Relationship between meditation and waking salivary cortisol secretion among long-term MBSR instructors

Sara Wagner Robb, Alyson Haslam, Michael D. Wirth, Jennifer L. Gay, Lauren Middleton, Mike Healy, James R. Hebert

Research output: Contribution to journalArticlepeer-review

3 Scopus citations


Background: A potential relationship between long-term meditation practice and stress reduction remains virtually unexplored. The purpose of this study was to characterize stress using salivary waking cortisol in a group of long-term meditators with training in the Mindfulness-Based Stress Reduction (MBSR) program. Materials and Methods: Four salivary cortisol samples were collected from meditators (n = 84) during the first hour of awakening. The waking cortisol rhythm was summarized using cortisol area under the curve (AUC) with respect to increased secretion above baseline (AUC I ) and cortisol AUC above ground (above zero, AUC G ); data on meditation duration and depth, perceived stress, and other covariates were collected via self-reported questionnaire. Results: Individuals in the highest quartile of years meditating (> 26 years) had statistically significantly elevated AUC G values (p = 0.01) as compared to individuals in the lowest quartile of years meditating (≤10 years). This relationship was more pronounced among individuals waking at or before 6: 30 a.m. Conclusions: Overall, an increasing number of years of meditation practice was related to a higher waking cortisol response. These intriguing findings warrant additional exploration, as the stress response can be complex.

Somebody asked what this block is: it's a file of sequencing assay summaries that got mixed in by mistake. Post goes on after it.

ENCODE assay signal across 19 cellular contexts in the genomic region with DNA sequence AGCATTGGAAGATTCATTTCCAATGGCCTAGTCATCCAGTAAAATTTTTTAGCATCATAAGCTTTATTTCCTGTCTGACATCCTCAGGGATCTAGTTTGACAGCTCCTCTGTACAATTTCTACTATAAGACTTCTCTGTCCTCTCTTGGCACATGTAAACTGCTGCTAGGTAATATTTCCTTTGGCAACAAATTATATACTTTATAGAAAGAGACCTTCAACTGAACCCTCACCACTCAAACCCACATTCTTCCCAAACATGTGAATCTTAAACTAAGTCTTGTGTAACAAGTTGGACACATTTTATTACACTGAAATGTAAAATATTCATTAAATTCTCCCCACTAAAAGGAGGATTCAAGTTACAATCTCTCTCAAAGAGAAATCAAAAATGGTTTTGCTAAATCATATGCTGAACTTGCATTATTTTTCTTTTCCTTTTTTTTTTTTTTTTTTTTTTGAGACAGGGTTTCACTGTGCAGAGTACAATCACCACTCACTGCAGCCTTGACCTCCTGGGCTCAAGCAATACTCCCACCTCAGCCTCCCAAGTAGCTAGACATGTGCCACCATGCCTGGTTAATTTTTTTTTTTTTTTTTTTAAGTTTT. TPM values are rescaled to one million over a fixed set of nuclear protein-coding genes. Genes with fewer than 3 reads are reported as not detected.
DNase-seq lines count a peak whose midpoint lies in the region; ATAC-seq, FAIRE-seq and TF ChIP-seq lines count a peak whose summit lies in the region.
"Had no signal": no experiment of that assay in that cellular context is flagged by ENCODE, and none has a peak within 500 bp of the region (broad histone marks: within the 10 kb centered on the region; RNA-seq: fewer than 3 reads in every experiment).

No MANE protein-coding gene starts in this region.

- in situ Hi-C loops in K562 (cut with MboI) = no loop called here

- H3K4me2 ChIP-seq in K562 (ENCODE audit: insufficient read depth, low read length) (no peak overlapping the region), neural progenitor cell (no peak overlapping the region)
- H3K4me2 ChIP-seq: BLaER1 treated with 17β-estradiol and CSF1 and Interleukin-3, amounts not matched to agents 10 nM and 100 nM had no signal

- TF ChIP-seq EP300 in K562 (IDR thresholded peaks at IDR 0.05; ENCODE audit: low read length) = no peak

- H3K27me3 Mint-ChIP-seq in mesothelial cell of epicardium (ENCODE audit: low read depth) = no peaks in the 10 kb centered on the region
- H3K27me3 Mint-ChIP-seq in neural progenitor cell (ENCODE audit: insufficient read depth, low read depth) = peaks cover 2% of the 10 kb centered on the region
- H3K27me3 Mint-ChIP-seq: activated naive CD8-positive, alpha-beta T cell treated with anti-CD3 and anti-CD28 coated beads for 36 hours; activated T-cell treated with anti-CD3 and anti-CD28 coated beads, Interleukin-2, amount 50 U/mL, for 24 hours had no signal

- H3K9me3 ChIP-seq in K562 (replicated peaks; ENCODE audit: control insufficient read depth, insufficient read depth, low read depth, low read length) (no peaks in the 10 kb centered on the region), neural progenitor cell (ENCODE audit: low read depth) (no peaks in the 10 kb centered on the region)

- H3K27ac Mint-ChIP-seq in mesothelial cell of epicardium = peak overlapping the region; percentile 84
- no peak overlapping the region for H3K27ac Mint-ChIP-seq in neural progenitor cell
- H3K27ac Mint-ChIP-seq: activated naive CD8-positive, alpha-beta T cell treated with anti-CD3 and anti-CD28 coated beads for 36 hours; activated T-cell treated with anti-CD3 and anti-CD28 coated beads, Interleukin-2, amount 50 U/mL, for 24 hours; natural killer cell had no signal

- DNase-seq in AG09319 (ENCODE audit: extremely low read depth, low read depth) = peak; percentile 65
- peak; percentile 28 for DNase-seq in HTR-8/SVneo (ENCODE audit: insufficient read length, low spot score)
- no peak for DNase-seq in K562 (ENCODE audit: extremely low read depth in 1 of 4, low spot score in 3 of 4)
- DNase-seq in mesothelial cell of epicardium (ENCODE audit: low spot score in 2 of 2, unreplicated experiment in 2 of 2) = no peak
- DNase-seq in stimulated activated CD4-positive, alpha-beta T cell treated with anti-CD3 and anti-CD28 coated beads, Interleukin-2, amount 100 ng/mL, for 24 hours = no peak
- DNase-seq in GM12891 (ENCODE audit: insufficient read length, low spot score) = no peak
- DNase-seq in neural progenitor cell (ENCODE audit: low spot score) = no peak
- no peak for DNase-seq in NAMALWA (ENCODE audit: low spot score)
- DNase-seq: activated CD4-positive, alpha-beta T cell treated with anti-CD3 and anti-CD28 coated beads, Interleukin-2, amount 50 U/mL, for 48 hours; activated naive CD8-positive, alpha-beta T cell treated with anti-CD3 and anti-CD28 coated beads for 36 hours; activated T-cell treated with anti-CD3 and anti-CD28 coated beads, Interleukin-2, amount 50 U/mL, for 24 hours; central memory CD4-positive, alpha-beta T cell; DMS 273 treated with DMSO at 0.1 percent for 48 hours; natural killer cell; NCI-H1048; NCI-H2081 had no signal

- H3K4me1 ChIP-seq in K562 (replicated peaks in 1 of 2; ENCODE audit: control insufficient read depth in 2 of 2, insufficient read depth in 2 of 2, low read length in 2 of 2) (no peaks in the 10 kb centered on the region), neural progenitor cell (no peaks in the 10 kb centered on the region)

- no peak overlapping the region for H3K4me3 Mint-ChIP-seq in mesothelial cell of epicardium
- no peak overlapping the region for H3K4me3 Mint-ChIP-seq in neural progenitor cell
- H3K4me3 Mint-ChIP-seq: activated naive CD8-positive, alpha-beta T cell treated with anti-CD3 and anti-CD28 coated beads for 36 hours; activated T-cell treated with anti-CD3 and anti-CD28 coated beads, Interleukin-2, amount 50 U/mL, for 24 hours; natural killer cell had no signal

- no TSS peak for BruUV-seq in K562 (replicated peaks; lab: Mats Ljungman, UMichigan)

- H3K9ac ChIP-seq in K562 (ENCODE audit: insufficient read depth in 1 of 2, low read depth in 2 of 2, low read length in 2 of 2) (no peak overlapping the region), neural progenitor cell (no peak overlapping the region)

Original languageEnglish
Pages (from-to)101-109
Number of pages9
JournalComplementary Medicine Research
Issue number2
StatePublished - 1 Apr 2019
Externally publishedYes


  • Cortisol
  • Meditation
  • Mindfulness
  • Stress


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